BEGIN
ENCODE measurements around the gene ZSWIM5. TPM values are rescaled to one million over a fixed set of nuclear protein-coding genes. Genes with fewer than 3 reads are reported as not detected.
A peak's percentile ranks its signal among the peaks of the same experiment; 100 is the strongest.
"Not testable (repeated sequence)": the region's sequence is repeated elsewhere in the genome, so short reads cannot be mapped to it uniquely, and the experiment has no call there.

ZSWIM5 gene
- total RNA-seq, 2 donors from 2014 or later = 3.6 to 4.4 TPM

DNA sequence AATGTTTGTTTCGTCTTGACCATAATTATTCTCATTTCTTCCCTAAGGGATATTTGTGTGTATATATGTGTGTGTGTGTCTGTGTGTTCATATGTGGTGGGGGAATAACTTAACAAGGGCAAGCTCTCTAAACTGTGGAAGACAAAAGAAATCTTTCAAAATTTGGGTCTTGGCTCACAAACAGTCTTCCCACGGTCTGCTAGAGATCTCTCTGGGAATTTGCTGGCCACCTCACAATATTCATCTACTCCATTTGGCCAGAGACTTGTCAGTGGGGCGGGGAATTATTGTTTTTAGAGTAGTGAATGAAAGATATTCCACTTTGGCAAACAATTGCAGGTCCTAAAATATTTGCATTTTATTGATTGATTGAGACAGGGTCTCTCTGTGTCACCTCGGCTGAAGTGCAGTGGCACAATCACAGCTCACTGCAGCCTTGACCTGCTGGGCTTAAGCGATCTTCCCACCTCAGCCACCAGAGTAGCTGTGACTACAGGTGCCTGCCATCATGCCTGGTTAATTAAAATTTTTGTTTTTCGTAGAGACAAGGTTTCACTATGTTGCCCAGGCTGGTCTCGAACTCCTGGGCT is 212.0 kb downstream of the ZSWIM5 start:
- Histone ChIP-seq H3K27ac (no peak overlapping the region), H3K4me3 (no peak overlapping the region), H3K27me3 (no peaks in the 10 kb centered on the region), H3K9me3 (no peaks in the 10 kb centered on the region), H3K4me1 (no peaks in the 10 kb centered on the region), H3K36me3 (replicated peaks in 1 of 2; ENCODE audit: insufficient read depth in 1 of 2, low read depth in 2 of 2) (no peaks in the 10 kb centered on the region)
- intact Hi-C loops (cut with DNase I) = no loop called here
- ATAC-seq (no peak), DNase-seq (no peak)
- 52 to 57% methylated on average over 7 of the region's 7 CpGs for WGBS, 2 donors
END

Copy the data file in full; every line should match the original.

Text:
ENCODE measurements around the gene ZSWIM5. TPM values are rescaled to one million over a fixed set of nuclear protein-coding genes. Genes with fewer than 3 reads are reported as not detected.
A peak's percentile ranks its signal among the peaks of the same experiment; 100 is the strongest.
"Not testable (repeated sequence)": the region's sequence is repeated elsewhere in the genome, so short reads cannot be mapped to it uniquely, and the experiment has no call there.

ZSWIM5 gene
- total RNA-seq, 2 donors from 2014 or later = 3.6 to 4.4 TPM

DNA sequence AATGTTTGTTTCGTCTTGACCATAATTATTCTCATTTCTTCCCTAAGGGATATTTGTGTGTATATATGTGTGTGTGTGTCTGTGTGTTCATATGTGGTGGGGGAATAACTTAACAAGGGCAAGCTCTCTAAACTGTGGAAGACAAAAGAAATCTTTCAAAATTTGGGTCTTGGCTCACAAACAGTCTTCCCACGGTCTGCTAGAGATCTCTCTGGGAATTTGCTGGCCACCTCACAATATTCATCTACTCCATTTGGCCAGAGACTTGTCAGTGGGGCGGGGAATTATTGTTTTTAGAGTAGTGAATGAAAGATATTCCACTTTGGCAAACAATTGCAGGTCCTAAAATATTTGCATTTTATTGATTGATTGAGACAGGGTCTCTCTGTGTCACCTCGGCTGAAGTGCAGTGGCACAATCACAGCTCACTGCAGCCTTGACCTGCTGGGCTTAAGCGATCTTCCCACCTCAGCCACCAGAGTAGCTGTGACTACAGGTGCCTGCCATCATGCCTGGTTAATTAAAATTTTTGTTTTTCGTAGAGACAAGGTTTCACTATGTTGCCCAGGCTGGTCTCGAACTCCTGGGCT is 212.0 kb downstream of the ZSWIM5 start:
- Histone ChIP-seq H3K27ac (no peak overlapping the region), H3K4me3 (no peak overlapping the region), H3K27me3 (no peaks in the 10 kb centered on the region), H3K9me3 (no peaks in the 10 kb centered on the region), H3K4me1 (no peaks in the 10 kb centered on the region), H3K36me3 (replicated peaks in 1 of 2; ENCODE audit: insufficient read depth in 1 of 2, low read depth in 2 of 2) (no peaks in the 10 kb centered on the region)
- intact Hi-C loops (cut with DNase I) = no loop called here
- ATAC-seq (no peak), DNase-seq (no peak)
- 52 to 57% methylated on average over 7 of the region's 7 CpGs for WGBS, 2 donors